Scientists have determined the mechanism and functional form for the yield of neutrons from a laser-driven source and used it to carry out a neutron resonance analysis much faster than conventional methods. This work may help bring non-invasive testing to more applications in manufacturing and medicine.
While most microscopes use photons or electrons to study small samples, scientists have also employed neutrons in a wide array of tests, such as in neutron scattering, to study both manufactured samples and biological specimens. As neutral particles, neutrons are ideal for non-destructive investigation of the magnetic and atomic properties of objects under consideration since they are unaffected by electric charge. Newer methods exist for producing neutrons in large numbers, like using laser-driven neutron sources, but the underlying mechanism remains unclear.
Now, a team of researchers has developed a laser-driven neutron source and determined a new scaling law between the laser intensity and the number of neutrons produced. They found that increasing the intensity yielded neutrons proportional to the fourth power, which can lead to large changes based on relatively small investments of additional power.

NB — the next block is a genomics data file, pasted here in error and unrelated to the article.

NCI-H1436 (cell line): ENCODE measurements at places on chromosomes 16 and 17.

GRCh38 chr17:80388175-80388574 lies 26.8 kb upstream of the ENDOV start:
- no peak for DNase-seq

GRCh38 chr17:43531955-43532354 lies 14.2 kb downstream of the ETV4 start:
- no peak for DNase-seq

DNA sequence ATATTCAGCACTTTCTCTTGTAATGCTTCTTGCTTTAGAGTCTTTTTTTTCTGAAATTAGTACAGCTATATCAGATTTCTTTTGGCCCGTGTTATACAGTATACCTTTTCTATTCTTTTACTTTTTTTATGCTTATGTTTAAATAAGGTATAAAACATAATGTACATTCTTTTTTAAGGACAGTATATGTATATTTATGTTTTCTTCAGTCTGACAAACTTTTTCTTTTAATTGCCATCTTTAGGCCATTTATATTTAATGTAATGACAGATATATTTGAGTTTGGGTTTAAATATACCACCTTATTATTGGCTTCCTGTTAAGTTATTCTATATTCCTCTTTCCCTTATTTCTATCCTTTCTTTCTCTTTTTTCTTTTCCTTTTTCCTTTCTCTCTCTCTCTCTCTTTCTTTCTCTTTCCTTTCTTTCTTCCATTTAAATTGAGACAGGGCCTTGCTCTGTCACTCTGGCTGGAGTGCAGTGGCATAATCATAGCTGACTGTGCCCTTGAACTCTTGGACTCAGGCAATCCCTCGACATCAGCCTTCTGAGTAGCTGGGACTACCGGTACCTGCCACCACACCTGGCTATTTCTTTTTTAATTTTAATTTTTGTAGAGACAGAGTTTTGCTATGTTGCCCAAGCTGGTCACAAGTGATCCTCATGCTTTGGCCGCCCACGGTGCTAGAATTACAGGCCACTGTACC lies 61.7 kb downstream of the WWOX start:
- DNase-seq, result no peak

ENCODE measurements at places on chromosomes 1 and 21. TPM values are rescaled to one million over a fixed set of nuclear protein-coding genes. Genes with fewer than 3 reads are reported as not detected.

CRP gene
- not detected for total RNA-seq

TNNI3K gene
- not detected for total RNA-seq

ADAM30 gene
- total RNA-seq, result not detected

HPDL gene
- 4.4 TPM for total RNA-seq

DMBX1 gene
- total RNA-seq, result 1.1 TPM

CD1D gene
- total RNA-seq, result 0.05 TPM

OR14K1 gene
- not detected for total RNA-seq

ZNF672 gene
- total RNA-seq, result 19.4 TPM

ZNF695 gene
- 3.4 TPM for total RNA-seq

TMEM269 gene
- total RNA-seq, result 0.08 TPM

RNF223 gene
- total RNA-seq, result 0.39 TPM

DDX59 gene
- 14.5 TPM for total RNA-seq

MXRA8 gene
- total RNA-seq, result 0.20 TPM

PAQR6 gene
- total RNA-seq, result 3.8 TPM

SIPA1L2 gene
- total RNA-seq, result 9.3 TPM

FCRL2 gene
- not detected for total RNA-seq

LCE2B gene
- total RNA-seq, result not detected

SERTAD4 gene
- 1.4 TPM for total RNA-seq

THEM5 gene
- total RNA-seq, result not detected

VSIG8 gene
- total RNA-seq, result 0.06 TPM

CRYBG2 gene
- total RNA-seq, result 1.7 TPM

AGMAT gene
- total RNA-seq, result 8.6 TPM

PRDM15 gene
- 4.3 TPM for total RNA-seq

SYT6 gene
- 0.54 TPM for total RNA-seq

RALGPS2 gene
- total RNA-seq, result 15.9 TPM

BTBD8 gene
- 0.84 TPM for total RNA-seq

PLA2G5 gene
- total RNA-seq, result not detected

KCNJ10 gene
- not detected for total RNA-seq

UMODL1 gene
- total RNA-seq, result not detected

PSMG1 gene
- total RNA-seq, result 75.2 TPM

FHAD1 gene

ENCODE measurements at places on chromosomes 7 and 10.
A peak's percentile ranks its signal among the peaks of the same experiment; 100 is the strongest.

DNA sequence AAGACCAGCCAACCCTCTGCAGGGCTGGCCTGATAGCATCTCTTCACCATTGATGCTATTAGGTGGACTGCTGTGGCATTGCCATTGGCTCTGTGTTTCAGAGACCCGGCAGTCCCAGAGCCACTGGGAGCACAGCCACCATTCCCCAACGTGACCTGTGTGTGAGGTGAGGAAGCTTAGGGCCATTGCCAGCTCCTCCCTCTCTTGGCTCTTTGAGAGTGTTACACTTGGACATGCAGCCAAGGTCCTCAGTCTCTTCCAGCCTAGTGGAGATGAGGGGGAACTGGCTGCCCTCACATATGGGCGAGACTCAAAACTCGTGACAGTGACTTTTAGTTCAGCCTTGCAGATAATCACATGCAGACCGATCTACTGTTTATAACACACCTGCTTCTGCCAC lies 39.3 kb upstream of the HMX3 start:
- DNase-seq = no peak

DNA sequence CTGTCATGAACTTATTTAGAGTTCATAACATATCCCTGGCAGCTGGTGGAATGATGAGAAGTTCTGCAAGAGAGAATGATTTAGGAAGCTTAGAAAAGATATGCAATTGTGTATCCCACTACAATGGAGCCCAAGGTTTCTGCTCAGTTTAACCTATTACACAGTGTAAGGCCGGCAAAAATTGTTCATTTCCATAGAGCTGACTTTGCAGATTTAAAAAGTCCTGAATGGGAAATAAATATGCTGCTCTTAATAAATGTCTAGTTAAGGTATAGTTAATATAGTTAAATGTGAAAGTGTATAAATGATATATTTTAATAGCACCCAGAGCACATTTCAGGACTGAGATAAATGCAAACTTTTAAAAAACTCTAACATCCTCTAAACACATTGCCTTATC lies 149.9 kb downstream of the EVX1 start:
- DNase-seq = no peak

Using this law, a neutron resonance absorption analysis was performed to identify the elements in the experimental sample. According to the first author, neutron sources can be used in applications ranging from radiography, spectroscopy, and security to medicine.
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